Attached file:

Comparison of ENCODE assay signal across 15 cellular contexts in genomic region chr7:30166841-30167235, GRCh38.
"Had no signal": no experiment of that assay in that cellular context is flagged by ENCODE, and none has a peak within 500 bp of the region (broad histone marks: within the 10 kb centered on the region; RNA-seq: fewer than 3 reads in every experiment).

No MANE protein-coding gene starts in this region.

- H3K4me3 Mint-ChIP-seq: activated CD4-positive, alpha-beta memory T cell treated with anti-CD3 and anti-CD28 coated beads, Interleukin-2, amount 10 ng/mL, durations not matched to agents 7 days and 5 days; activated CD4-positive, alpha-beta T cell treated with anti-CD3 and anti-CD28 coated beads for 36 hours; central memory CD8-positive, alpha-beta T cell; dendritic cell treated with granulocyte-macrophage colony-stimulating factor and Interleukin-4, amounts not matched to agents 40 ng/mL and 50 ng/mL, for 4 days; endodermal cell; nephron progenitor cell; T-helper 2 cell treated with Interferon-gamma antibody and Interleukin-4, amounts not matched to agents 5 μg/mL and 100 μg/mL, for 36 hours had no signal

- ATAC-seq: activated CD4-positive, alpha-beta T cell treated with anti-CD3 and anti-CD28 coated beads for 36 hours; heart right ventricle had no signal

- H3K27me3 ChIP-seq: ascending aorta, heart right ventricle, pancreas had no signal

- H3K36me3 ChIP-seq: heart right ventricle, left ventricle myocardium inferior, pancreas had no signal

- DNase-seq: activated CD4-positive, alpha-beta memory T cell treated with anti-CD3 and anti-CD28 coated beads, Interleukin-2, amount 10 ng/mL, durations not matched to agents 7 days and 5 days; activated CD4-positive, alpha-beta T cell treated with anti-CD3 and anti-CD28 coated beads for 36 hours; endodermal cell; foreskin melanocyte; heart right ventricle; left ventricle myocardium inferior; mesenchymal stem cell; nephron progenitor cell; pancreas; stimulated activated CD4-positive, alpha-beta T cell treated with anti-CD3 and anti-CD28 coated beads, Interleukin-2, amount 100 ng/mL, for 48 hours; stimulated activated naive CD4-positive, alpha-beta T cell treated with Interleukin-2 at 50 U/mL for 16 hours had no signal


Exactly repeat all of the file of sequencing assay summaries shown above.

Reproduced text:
Comparison of ENCODE assay signal across 15 cellular contexts in genomic region chr7:30166841-30167235, GRCh38.
"Had no signal": no experiment of that assay in that cellular context is flagged by ENCODE, and none has a peak within 500 bp of the region (broad histone marks: within the 10 kb centered on the region; RNA-seq: fewer than 3 reads in every experiment).

No MANE protein-coding gene starts in this region.

- H3K4me3 Mint-ChIP-seq: activated CD4-positive, alpha-beta memory T cell treated with anti-CD3 and anti-CD28 coated beads, Interleukin-2, amount 10 ng/mL, durations not matched to agents 7 days and 5 days; activated CD4-positive, alpha-beta T cell treated with anti-CD3 and anti-CD28 coated beads for 36 hours; central memory CD8-positive, alpha-beta T cell; dendritic cell treated with granulocyte-macrophage colony-stimulating factor and Interleukin-4, amounts not matched to agents 40 ng/mL and 50 ng/mL, for 4 days; endodermal cell; nephron progenitor cell; T-helper 2 cell treated with Interferon-gamma antibody and Interleukin-4, amounts not matched to agents 5 μg/mL and 100 μg/mL, for 36 hours had no signal

- ATAC-seq: activated CD4-positive, alpha-beta T cell treated with anti-CD3 and anti-CD28 coated beads for 36 hours; heart right ventricle had no signal

- H3K27me3 ChIP-seq: ascending aorta, heart right ventricle, pancreas had no signal

- H3K36me3 ChIP-seq: heart right ventricle, left ventricle myocardium inferior, pancreas had no signal

- DNase-seq: activated CD4-positive, alpha-beta memory T cell treated with anti-CD3 and anti-CD28 coated beads, Interleukin-2, amount 10 ng/mL, durations not matched to agents 7 days and 5 days; activated CD4-positive, alpha-beta T cell treated with anti-CD3 and anti-CD28 coated beads for 36 hours; endodermal cell; foreskin melanocyte; heart right ventricle; left ventricle myocardium inferior; mesenchymal stem cell; nephron progenitor cell; pancreas; stimulated activated CD4-positive, alpha-beta T cell treated with anti-CD3 and anti-CD28 coated beads, Interleukin-2, amount 100 ng/mL, for 48 hours; stimulated activated naive CD4-positive, alpha-beta T cell treated with Interleukin-2 at 50 U/mL for 16 hours had no signal